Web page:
Did You Know? The Hyundai Kona Launched In Singapore With a Manual Gearbox

Did You Know? The Hyundai Kona Launched In Singapore With a Manual Gearbox

OneShift Editorial Team
OneShift Editorial Team
21 Apr 2022
Kudos to Komoco Motors for tastefully specifying an entry-level car. 

I borrowed a family member’s Hyundai Kona 1.0 turbo recently while my car was stuck in the workshop, and posted on social media about how refreshing it was to drive with a manual transmission.

I received some positive feedback, ranging from the quizzical to the knowing, about a stick shift in a relatively modern car. Apparently, many people did not realise that the Kona was ever offered as such, especially among the younger set. One can’t blame them, for the vast majority of Konas we see on the road now are either of the electric or hybrid variety, both of which don’t have a manual gearbox. The plain petrol-driven model isn’t offered any more.

So let’s rewind time a little. It was early 2018 and the Singapore Motorshow was where the Kona was first unveiled in Singapore. 1.0-litre turbo and 1.6-litre turbo models were offered, the latter producing a fairly warm 176 bhp that was put to the road with all-wheel drive. It always felt like an overkill (as was its price), but the 1.0-litre base version was anything but.

Yes, it did 0-100 km/h in 12 seconds on paper, but it always felt faster in the real world. There is a lovely 3-cylinder thrum to the exhaust note, and there is a nice mid-range as is the case with these triples. 120 PS may sound little but it did have 172 Nm from 1,500 rpm, which made the car very usable in the city. Despite its rear torsion beam setup, it was the car’s steering feel which was more of a dampener than anything else. It was a tidy handler if you dared to read the steering’s numb responses.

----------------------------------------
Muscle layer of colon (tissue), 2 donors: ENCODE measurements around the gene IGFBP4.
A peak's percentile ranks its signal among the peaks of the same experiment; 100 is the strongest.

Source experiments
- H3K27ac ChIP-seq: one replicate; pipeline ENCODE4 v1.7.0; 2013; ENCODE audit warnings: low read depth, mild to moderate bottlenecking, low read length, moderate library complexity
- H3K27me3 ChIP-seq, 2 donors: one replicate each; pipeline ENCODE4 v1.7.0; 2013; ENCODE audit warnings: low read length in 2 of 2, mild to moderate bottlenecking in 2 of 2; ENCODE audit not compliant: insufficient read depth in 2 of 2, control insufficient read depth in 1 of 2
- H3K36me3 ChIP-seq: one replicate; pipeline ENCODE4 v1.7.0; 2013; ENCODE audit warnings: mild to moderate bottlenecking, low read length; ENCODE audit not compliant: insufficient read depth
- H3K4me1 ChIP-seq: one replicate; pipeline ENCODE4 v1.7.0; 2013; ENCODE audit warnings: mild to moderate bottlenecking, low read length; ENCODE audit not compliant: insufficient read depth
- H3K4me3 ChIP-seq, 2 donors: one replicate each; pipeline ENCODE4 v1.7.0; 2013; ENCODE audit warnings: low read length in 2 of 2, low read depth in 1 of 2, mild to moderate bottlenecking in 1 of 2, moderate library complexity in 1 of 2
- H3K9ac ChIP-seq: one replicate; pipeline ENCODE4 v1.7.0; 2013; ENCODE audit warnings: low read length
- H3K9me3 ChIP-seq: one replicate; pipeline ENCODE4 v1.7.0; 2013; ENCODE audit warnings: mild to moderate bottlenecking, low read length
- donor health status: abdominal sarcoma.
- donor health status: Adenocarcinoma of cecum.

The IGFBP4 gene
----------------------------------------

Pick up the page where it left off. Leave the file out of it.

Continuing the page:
Alas, shock and awe, it was offered with a manual gearbox! But there was precious little about it that was pared down - in our review of the car, we found it to be well-equipped with a full-suite of safety assistance systems (for the era), automatic xenon headlights/wipers, curtain airbags and even Hyundai’s in-house infotainment system with Apple CarPlay/Android Auto. It felt like a very complete package. And all that for a sub-$80k price, including COE. Kudos to Komoco Motors for tastefully specifying an entry-level car.

I won’t labour on the do-it-yourself gearbox, as it wasn’t the best of its kind, but it is also far from the worst. What’s perhaps more remarkable is how every single one of the manual Konas found buyers rather quickly, indicating that maybe there is genuine interest out there, notwithstanding the fact that the Kona 1.0 turbo was also a staggeringly good deal.

If you’re looking for an entry-level yet well-equipped city runabout with more driver involvement than the usual commuter car, the Kona 1.0 turbo ranks pretty high. Check out Carousell for the latest listings!

Credits: Text by James Wong; Photos by James Wong and Clifford Chow

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